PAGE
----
Saturday, 31 March 2018


F. Javier Gutiérrez, 2017, USA
 Screenplay - David Loucka, Jacob Estes 
& Akiva Goldsman

Another entry in the Sadako saga – or rather, “Samara” in this American interpretation. Following up Gore Gabrinski’s genuinely unsettling American version of Hideo Nakata’s 1998 original ‘Ringu’ (yes, keep up; the history of ‘Ringu’ isn’t quite as byzantine as ‘The Grudge’, but there’s still much to this franchise), this seems to be in an awkward place between trying to reboot and assuming we probably already know the premise. It dashes off the “VHS-curse-virus” without much ceremony and then, as it probably has too, updates it to the digital age. It quickly moves on from its more intriguing subplot where a professor has a kind of club of potential Samara victims – which could have explored youth’s morbid fascination with cheating death as well as trying to deconstruct Samara with science and would have been a more interesting tale – and heads for another tedious origins plot. What dilutes Samara’s scariness is not just mediocre dialogue and a series of random jump scares (noisy opening of umbrellas!) or the litany of non sequitirs, but a certain lack of intimacy as she seems to move into ‘Final Destination’ shenanigans -  for example, causing a plane to crash (wait, so she is now happy to kill those who haven’t seen the tape? They’re just collateral damage?). Forget this for she has her true moment later on crawling out from a flatscreen TV. But that’s it: one genuinely creepy set piece before the script even seems to forget the seven day threat to Julia (Matilda Lutz), loaded as that is with impending doom and suspense. Then for the origin, it moves into ‘Don’t Breathe’ territory and the terror of Samara becomes somewhat secondary.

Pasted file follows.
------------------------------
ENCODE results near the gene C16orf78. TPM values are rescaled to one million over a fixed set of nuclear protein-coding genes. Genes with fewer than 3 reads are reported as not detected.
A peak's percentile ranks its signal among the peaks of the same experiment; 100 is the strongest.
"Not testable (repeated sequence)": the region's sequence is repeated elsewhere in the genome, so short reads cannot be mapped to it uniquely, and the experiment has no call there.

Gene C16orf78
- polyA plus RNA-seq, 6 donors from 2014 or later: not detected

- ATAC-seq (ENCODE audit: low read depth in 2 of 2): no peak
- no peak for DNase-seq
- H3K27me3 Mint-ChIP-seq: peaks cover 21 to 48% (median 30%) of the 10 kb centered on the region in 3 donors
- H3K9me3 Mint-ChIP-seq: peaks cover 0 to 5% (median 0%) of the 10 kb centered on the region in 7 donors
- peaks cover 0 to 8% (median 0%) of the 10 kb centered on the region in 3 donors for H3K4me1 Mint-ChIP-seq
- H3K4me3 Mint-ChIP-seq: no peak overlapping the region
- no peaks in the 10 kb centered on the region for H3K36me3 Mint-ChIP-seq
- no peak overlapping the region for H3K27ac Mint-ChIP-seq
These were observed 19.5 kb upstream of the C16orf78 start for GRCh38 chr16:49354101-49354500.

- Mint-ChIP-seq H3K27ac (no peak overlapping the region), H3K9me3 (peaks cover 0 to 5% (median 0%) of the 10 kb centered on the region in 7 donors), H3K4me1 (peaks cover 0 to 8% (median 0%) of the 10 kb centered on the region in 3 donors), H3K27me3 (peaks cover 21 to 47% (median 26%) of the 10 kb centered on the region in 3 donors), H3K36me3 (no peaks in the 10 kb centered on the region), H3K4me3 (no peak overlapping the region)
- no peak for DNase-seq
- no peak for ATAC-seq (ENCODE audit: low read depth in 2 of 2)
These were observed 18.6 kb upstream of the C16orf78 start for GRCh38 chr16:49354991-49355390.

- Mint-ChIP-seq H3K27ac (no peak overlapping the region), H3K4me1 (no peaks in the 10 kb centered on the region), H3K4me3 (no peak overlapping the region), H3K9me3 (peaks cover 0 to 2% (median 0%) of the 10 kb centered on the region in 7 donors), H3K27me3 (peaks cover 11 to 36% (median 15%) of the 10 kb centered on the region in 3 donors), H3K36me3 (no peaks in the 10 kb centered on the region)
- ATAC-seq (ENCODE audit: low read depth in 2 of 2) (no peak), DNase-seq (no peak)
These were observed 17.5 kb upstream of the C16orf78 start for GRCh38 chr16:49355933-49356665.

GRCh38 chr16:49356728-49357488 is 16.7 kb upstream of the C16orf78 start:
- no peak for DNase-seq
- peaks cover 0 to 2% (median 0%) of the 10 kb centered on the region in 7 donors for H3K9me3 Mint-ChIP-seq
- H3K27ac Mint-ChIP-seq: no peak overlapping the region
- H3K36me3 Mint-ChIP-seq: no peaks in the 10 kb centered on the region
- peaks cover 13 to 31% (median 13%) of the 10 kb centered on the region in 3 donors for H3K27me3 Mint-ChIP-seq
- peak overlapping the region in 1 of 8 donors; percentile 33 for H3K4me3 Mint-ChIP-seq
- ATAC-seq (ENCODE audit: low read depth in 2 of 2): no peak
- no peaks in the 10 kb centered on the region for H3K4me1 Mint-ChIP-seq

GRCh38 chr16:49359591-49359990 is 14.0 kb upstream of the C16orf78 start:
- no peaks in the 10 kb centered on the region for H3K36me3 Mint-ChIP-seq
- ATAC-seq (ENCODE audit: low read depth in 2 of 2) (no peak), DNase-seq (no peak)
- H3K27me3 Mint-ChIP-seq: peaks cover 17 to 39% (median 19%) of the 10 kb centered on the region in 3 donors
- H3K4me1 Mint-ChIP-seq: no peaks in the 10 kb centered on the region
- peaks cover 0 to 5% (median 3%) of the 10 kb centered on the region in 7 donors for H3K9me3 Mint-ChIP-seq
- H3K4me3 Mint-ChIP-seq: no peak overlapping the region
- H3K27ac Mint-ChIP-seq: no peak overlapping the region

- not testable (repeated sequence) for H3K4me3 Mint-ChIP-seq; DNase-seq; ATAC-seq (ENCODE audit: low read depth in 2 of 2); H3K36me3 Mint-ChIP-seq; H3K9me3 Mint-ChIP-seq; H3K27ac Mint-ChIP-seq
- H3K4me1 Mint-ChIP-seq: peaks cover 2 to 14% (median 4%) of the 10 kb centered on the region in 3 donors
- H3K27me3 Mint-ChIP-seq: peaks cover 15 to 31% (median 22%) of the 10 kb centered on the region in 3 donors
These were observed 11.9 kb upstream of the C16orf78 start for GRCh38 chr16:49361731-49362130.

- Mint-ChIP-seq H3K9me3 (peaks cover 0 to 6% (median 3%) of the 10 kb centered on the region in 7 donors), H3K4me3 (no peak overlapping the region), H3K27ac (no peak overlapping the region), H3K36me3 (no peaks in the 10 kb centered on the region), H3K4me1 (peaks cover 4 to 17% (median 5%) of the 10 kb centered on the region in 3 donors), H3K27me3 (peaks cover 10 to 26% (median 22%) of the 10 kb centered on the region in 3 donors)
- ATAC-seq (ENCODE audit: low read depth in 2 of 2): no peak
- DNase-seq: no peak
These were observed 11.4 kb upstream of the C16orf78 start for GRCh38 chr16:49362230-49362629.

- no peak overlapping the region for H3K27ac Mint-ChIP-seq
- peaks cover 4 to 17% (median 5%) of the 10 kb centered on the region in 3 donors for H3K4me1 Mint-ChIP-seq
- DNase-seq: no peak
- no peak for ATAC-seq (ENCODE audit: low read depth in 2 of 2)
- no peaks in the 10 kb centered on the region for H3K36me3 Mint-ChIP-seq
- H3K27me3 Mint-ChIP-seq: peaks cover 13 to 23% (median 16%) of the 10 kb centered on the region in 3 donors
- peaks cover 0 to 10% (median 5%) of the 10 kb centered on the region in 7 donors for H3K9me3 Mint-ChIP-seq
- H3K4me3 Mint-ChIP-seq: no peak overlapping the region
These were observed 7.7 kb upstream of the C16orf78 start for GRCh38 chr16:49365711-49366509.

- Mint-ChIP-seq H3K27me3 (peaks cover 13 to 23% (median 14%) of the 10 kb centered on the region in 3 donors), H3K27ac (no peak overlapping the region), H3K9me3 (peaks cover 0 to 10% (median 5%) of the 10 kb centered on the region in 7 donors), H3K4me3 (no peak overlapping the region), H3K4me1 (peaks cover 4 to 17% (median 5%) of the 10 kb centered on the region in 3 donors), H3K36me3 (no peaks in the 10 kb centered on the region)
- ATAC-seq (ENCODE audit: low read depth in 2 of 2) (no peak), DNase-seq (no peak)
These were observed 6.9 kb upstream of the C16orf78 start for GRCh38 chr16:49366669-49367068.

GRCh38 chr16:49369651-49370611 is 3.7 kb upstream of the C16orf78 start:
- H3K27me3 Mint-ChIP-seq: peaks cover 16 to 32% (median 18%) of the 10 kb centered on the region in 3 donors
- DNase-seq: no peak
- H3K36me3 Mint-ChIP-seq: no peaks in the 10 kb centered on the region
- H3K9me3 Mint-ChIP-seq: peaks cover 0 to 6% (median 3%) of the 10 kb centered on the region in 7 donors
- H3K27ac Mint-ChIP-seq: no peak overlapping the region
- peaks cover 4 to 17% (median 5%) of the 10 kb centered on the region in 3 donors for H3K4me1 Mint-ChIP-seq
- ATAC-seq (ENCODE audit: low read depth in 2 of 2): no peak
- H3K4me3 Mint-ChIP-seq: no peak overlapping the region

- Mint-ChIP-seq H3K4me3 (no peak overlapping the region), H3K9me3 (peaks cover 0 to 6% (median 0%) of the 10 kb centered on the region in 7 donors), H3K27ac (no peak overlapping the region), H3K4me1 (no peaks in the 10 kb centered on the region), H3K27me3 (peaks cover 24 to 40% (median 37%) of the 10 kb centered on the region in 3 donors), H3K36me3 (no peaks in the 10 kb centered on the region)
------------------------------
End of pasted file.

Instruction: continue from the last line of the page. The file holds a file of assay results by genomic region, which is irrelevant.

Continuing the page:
The cast and wafer thin characters go through the motions, moving from narrative trope to cliché just to go through the motions rather than becoming fully formed; indeed, the film skips over its potentially most interesting character and actor in Johnny Galecki’s Gabriel. It’s slickly made and probably doesn’t quite deserve the ire spewed at it, but most of all it is rote, confused and uninteresting. And the Braille twist shows how horror can be unintentially silly and laughable when not bolstered by a stronger context. And dull.

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